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Of course, government or private scholarships would help to encourage creative talents. For example, the Young Walter Scott Prize in the UK is a wonderful and unique initiative, encouraging young people not just to write, but to take an interest in history. And I’d also say it begins with newspapers and magazines, and radio and TV programmes giving more pages and air time to literary matters: news about books and writers, reviews and coverage of book-related events. So many of the magazines and newspapers that I’ve been interviewed by tell me they’re all so terribly concerned about the lack of interest in literary matters. Yet, it’s ironic that they themselves don’t feature any regular articles about this subject. If you all do that, you’d create an environment where books – the writing and the reading of them – are considered an essential element of daily living. There’s really no need to have pages and pages about what some ‘celebrity’ is wearing or – in most cases – not wearing, is there? Who cares?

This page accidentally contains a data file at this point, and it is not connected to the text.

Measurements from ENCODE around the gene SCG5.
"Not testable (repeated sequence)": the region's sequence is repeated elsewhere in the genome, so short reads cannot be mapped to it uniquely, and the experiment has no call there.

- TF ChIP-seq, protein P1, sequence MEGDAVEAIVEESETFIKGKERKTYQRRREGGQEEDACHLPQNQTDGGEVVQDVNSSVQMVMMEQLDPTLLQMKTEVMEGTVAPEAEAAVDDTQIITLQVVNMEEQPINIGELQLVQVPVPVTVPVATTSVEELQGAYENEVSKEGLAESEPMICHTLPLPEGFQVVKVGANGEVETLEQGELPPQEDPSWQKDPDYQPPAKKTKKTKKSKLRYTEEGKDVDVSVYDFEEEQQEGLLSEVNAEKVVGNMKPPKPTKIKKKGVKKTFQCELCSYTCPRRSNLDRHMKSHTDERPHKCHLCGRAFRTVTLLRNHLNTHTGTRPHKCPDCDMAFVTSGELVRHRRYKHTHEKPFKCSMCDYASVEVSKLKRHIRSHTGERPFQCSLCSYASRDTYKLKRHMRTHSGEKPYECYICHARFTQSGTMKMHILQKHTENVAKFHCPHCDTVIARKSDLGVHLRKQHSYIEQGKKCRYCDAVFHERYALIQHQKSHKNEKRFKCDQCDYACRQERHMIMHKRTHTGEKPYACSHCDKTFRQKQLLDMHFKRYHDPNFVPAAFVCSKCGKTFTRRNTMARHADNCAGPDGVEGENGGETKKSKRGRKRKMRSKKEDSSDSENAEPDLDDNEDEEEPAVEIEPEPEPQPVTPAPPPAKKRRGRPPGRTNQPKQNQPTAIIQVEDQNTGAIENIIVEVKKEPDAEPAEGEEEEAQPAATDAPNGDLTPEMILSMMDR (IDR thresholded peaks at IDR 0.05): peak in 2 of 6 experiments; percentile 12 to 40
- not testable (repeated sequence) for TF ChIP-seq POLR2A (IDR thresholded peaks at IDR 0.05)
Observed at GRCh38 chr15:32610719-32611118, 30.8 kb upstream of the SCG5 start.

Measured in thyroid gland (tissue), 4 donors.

As for freedom of expression, bear in mind that it’s very often the case that, just because a writer writes about something ‘daring’, it doesn’t necessarily make his or her book engaging, interesting or even vaguely readable. So much of the world’s greatest books were written under repressive and inhuman conditions. Write more books with engaging, original, non-didactic stories. Overt moralising is boring.